Home gyms are fab for your health, until it comes to your sleep patterns. Overexerting yourself can make you feel knackered and unproductive for the rest of the day. Experts at the Mayo Clinic recommend that you exert yourself to a six or seven on a scale out of 10 - any more and you'll risk exhaustion that's difficult to recover from.

6. Closed curtains

In a study of more than 600 adults, researchers at the University of Massachusetts found that signs of depression, hostility, anger, irritability and anxiety were highest in the winter and lowest in the summer, because of the lack of exposure to natural light - and that's not all. 'If there's not enough natural light, the body goes into sleep mode,' Ken Goodrick, Ph.D., a psychologist at Baylor College of Medicine in Houston, told Redbook. Open up the curtains to let light stream in, and go for a 10 minute walk if possible. You'll feel brighter and more awake almost instantly.

7. Your coffee machine

Tired woman at home holding a cup of coffee and yawning

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(Image credit: Getty Images/Science Photo Libra)

Tea and coffee give you a quick boost, but can actually leave you feeling more tired long-term. Caffiene is a stimulant, meaning that it offers an instant high, but also an inevitable crash. Switch to water (dehydration is another big cause of fatigue) and you might actually find your eyelids staying open for longer without your java.

8. Your drinks cupboard

A night cap has long been renowned as a good way to help you drop off, and with good reason - it's undisputed that alcohol makes you sleepy. If you're drinking often, you might have no trouble falling alseep, but a boozy snooze is usually a restless one, meaning you'll feel even more tired the next day so it could be one of the things that make you tired at home.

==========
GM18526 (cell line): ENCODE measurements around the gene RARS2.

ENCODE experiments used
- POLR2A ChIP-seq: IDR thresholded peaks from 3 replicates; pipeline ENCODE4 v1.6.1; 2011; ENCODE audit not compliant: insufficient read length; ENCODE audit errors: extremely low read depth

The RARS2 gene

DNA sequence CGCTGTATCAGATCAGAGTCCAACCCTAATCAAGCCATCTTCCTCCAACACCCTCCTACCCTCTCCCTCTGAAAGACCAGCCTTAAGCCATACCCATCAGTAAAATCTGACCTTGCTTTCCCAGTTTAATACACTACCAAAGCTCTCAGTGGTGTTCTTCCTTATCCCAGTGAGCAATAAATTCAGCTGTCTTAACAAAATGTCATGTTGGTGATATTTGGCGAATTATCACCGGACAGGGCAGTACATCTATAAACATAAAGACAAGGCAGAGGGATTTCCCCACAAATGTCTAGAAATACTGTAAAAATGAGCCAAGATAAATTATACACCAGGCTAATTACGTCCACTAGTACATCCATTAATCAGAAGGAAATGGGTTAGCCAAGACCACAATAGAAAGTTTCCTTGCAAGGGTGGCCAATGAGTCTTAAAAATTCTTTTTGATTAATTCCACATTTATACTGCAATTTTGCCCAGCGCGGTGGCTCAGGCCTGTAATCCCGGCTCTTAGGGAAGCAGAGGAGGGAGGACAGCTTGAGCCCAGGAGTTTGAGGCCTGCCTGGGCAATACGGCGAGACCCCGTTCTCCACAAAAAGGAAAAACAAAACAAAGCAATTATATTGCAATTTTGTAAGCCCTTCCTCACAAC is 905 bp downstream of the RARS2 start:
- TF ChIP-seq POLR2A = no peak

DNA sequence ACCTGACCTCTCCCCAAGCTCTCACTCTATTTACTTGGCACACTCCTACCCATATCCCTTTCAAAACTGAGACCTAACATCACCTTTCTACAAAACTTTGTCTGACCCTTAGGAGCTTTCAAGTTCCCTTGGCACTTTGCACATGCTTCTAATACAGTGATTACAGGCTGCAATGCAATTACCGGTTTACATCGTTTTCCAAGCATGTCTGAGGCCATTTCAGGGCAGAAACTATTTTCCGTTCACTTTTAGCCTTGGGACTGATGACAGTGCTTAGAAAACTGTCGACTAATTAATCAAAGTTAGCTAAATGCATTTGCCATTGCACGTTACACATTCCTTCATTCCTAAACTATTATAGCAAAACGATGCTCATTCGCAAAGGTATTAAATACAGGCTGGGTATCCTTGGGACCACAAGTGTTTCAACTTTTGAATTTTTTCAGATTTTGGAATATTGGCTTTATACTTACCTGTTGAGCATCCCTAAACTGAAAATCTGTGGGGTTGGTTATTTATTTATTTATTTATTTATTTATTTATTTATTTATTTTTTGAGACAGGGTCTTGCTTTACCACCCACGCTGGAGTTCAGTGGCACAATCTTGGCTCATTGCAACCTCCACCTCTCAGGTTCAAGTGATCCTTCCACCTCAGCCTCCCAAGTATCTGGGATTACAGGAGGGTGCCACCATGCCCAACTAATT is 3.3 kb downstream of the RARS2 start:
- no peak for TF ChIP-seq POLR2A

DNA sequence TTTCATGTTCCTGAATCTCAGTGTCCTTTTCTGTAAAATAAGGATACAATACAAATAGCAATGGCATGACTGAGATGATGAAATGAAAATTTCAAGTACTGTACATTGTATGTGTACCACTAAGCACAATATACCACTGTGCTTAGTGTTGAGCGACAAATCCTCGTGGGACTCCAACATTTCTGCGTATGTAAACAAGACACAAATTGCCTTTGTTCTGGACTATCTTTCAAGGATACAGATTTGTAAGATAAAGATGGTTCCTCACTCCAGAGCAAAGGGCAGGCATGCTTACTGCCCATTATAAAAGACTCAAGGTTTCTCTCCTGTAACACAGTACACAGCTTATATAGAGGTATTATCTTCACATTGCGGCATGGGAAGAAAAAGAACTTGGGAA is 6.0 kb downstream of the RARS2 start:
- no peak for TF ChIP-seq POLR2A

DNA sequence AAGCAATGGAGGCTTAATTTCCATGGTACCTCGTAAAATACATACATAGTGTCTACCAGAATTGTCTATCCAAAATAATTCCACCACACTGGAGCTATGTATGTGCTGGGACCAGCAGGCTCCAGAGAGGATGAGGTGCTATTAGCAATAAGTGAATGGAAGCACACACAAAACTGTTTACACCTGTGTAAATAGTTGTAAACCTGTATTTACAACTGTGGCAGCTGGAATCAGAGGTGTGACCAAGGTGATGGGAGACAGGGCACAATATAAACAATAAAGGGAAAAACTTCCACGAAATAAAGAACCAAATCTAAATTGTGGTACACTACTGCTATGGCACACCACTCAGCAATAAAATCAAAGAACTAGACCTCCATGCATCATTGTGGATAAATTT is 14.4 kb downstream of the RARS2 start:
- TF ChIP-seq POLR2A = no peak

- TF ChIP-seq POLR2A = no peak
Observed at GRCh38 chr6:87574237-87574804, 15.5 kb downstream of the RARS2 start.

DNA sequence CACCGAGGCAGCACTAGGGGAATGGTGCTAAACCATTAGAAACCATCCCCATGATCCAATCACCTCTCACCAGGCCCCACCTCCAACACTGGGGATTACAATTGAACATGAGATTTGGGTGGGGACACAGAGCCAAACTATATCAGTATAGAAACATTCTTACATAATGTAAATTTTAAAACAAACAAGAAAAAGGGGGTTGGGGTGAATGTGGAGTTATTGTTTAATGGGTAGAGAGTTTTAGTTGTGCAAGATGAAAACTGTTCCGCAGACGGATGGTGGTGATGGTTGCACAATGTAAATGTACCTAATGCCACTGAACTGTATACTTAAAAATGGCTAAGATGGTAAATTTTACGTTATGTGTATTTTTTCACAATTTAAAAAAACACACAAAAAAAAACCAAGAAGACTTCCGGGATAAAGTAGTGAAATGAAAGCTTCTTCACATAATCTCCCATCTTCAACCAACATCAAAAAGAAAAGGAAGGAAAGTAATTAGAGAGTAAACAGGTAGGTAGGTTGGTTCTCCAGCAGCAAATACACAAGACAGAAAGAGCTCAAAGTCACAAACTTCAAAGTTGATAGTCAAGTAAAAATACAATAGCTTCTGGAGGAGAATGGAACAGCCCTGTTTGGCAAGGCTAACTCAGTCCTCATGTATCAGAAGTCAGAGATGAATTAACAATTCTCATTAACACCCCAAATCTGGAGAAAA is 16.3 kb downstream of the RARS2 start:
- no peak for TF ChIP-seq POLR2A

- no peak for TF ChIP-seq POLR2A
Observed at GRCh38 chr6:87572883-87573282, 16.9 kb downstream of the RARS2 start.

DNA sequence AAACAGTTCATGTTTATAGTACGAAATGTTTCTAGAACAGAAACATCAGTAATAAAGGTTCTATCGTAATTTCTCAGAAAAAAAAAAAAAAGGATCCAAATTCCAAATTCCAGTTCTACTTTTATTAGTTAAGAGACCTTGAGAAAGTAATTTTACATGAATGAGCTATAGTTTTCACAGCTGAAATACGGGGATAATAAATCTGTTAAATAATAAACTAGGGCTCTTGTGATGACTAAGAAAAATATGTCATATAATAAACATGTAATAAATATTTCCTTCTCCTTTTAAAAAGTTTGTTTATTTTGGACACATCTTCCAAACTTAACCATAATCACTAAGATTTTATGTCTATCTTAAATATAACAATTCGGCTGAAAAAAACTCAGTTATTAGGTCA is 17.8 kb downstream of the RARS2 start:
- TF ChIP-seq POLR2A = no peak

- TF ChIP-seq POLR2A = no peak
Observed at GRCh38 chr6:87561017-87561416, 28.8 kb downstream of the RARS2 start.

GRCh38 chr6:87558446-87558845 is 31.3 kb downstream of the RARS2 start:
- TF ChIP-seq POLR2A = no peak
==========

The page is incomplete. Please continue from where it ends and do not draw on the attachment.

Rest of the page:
9. The temperature

Cranking the heating up might make you feel warm and cosy, but according to sports sleep expert Nick Littlehales, the optimum temperature for sleep is between 16 and 18 degrees celcius, so it's cooler temperatures that may make you more susceptible to nodding off. Anyone else off to turn up the thermostat?

10. The people you live with

If you're thinking 'I know that, I've got kids!' you may be surprised to hear that the little ones aren't actually who we're referring to. They're not the only things that make you tired at home. If you're living with someone who is naturally very negative, it can have an impact on your mood and levels of energy too. 'People you allow into your life not only have the power to affect you emotionally, but can also take a toll on you physically,' Vicky Vlachonis, osteopath and author of The Body Doesn't Lie, tells Good Housekeeping. 'If people that are cynical and tend to complain surround you, they can be draining your energy.' The solution? Create a more positive atmosphere - with or without them!

Aleesha Badkar
Lifestyle Writer

Aleesha Badkar is a lifestyle writer who specialises in health, beauty - and the royals. After completing her MA in Magazine Journalism at the City, the University of London in 2017, she interned at Women’s Health, Stylist, and Harper’s Bazaar, creating features and news pieces on health, beauty, and fitness, wellbeing, and food. She loves to practice what she preaches in her everyday life with copious amounts of herbal tea, Pilates, and hyaluronic acid.